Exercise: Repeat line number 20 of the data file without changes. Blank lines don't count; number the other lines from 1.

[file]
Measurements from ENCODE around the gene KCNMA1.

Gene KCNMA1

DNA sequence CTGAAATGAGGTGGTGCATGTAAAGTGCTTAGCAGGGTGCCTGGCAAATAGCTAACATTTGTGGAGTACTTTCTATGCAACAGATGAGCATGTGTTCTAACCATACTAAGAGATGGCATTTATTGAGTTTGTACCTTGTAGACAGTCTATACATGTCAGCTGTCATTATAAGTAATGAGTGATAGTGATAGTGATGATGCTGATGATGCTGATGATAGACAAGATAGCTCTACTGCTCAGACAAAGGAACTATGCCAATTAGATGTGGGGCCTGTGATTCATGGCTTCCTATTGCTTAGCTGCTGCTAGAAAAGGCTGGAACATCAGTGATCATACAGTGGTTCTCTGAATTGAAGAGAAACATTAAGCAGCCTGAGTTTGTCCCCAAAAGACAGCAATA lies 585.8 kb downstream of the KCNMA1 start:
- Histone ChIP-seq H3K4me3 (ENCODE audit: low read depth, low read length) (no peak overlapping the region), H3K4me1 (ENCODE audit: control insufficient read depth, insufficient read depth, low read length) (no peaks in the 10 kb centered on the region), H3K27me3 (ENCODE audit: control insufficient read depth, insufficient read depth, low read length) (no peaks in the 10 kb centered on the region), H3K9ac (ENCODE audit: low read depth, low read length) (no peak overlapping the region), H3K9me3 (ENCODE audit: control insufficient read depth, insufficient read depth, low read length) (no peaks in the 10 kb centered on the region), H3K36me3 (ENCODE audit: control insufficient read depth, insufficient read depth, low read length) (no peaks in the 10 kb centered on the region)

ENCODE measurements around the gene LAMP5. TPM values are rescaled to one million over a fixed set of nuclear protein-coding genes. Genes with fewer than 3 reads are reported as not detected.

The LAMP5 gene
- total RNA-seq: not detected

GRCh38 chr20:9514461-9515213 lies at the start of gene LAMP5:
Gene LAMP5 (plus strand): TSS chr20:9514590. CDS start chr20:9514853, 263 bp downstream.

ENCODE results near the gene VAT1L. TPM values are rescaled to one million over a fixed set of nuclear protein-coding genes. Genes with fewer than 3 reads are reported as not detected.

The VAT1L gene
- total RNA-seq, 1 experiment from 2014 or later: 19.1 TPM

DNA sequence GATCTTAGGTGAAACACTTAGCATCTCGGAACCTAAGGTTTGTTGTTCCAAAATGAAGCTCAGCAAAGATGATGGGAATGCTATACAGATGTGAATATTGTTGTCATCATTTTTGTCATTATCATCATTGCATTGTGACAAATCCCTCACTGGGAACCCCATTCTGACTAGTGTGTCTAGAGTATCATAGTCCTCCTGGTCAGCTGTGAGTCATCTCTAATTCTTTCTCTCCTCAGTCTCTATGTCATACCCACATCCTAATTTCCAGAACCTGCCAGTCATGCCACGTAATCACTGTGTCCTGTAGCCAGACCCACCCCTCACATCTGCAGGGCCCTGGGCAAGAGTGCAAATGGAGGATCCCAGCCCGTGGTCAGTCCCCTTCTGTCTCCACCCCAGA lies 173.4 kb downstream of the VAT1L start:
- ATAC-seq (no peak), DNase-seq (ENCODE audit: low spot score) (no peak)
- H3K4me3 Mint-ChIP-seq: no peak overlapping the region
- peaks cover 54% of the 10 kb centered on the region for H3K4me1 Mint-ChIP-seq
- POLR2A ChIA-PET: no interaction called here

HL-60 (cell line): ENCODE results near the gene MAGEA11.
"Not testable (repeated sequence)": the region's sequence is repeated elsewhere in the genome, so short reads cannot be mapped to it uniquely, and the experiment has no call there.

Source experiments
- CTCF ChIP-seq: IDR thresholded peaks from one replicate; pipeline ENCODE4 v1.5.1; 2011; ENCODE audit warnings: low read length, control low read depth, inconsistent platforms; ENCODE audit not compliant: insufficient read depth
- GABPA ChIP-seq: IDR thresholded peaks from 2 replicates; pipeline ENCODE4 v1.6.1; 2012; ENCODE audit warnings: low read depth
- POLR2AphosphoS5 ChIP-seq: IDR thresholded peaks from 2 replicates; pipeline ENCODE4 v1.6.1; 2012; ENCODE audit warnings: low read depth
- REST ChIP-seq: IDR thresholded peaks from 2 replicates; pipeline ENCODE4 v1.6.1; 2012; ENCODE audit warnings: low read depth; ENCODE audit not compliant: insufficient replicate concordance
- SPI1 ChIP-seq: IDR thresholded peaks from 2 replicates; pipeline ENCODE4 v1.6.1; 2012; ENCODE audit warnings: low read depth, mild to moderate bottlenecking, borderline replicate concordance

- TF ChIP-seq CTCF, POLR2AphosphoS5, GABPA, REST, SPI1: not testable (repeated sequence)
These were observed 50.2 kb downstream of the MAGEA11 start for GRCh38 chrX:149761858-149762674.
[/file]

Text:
Source experiments